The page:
Tabletop Traveler- Review: Creature Codex by Kobold Press
Having picked up the original Tome of Beasts, Creature Codex (or Tome of Beasts 2, Electric Beastaloo) was nothing alien to me. This seemingly endless book of monsters and baddies for fifth edition was Kickstarted in January of 2018 successfully and surpassed their goal by quite a bit. As a personal fan of a lot of the content that Kobold Press puts out, it was a no-brainer to back this one for me. Once I received the book and flipped through it a bit I had a feeling that I would have a very similar opinion of it that I did of its predecessor. That is to say, one of mostly praise with a few minor details and pet peeves detracting from an otherwise indispensable resource for a fifth edition dungeon master.
What I liked
The first thing that will jump out at you about this book is it’s thick. Weighing in at 420 pages, Creature Codex is no small feat of writing on the Kobold Press team’s part. Like most monster books and bestiaries, they skip a lot of the extra stuff and give you what you’re looking for. Nearly the entire book is monsters with their complete stats along with some brief descriptions to give you some background information on them. As for the monsters themselves, oh boy is there a selection! More so than its predecessor, Creature Codex embraces how ridiculous monsters in D&D can be. They have some of the most creative and fun creatures I’ve seen in a very long time. A stand out is the sharkbowl ooze, which I equate to the gelatinous cube version of a Sharknado.
Looking through the book I haven’t found anything that’s terribly unbalanced. Stat-wise, everything seems to be pretty on the nose. The few monsters I’ve tested from the book so far have proved to be a fun time. They have unique abilities that accurately represent what they’re supposed to be and generally create interesting situations for players to deal with. My favorite example is the Keg golem, which sprays alcohol at its opponents and potentially poisons them. It’s monsters like these that allow for interesting encounters that’ll surprise your players and create memorable gaming sessions. The variety of monsters is wonderful, ranging from some of the new and unique monsters they’ve dreamed up themselves as well as alternate and creative twists on some classic favorites.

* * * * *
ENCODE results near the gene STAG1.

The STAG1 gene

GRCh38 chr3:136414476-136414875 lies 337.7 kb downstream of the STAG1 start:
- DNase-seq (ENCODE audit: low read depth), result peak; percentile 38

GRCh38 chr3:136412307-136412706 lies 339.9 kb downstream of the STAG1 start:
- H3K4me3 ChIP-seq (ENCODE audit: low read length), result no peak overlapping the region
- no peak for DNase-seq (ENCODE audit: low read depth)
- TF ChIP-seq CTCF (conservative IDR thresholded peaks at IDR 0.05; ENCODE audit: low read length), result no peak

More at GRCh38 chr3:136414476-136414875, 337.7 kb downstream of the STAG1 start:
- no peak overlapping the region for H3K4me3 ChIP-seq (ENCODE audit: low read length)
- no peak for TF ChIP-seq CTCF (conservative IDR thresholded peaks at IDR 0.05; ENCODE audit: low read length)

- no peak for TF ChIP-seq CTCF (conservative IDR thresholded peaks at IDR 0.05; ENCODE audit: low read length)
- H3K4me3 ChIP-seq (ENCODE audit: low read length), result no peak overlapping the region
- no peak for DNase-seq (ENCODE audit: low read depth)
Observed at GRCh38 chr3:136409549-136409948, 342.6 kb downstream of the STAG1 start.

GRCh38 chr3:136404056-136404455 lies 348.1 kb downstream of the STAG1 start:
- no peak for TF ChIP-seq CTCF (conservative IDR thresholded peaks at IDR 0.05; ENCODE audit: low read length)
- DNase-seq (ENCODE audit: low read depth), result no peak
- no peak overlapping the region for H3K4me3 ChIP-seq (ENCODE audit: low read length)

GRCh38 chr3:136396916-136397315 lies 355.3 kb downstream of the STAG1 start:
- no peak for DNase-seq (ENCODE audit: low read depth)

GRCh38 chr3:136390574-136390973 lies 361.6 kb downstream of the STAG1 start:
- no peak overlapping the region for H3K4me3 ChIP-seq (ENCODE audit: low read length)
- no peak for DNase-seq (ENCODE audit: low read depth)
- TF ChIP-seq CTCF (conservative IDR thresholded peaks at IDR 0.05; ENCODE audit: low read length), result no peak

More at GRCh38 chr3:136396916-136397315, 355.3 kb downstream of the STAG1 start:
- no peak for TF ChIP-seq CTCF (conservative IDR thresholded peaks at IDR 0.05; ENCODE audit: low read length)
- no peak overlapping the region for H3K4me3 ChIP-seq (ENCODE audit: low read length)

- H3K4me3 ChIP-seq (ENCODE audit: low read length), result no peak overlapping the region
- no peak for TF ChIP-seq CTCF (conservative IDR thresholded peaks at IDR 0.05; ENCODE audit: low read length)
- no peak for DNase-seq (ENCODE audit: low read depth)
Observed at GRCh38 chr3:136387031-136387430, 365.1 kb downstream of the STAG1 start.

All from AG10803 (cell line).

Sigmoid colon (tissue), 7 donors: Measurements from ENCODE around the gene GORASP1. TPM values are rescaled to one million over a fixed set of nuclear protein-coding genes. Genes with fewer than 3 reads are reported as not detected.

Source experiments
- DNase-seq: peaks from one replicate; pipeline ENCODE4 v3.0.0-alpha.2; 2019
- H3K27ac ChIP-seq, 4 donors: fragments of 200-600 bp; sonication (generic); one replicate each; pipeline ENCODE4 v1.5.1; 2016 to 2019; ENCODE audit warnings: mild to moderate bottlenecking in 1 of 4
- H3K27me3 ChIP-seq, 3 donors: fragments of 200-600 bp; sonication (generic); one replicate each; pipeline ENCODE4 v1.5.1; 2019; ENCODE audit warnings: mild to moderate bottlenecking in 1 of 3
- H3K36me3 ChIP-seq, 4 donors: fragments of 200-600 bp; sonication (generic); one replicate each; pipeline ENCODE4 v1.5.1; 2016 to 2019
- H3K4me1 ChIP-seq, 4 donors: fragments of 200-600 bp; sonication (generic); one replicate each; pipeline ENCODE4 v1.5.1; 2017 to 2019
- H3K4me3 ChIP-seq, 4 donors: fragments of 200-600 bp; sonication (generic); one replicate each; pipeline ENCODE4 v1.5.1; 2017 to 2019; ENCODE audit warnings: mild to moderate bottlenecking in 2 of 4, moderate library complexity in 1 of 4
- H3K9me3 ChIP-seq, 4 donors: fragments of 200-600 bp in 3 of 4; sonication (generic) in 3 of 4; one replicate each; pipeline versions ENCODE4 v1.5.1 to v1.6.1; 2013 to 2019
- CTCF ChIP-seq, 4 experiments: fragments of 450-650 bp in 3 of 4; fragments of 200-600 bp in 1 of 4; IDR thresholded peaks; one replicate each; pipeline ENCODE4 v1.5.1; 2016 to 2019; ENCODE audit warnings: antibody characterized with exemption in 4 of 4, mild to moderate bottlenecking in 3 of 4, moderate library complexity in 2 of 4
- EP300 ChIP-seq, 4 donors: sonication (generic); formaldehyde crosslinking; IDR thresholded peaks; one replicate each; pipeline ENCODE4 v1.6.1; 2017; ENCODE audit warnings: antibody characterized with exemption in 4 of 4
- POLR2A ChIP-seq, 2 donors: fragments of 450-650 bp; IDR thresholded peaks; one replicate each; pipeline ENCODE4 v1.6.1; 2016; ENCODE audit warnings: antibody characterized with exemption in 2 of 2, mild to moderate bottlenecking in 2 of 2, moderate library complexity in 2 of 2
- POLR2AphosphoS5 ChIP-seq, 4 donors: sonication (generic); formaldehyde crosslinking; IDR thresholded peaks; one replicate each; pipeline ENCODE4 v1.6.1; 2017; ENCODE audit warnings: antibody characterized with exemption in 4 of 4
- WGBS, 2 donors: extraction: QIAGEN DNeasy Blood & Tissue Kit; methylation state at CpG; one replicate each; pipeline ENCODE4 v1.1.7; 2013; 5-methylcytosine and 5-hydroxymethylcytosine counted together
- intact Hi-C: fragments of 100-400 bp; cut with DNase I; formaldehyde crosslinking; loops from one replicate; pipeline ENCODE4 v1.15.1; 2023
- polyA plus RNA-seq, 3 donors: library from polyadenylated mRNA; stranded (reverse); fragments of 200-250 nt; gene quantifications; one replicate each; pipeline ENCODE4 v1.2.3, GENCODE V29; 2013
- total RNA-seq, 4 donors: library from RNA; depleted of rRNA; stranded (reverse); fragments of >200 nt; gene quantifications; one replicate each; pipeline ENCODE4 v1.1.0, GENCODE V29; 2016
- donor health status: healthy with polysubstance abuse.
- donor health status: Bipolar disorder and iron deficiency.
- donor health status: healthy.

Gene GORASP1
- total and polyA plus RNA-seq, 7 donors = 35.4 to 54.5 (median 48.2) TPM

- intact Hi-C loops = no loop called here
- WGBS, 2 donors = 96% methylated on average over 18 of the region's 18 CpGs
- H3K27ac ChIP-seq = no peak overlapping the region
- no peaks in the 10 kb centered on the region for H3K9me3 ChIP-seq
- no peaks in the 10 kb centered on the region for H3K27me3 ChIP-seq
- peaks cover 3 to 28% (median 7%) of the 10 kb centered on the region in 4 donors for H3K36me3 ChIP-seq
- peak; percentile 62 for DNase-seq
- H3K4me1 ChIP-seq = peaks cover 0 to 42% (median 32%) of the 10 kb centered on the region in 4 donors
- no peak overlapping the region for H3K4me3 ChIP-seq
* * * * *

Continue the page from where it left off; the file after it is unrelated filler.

What I disliked
While for the most part the book contains wonderful content, there are a few pet peeves and minor issues I’ve found with Creature Codex. The first thing that jumped out at me was the quality of the pages. This might just be a personal preference for me, but I prefer glossy pages to matte. They feel more finished and polished. Creature Codex is all matte pages. I won’t be too critical though, since it is a larger book, and I don’t blame them for wanting to save on printing costs. Secondly, Creature Codex does feature a good amount of creatures that seem specific to the Midgard Campaign Setting, also by Kobold Press. While this in itself isn’t a huge issue, the book itself is advertised to be more of a general creature book. While I do think they accomplish that, I feel as though some of the campaign specific creatures feel out of left field. The book also contains no mention of the setting that the creatures are tied to overtly. It’d be nice to know that some of these are tied to a specific setting.
Overall I would 100% recommend Creature Codex to any GMs who need some new monsters to spice up their games. The variety and sheer number of creature options contained in the book makes up for whatever short comings one can find with some of the creatures. It’s going on my shelf right next to the rest of the books I consider essential to running a fifth edition game. If you’re interested in picking up Creature Codex head over to Kobold Press and check it out. If you already picked it up and have your own thoughts on the book feel free to leave a comment below or hit us up on social media with your reactions.
Creature Codex copyright © Kobold Press 2018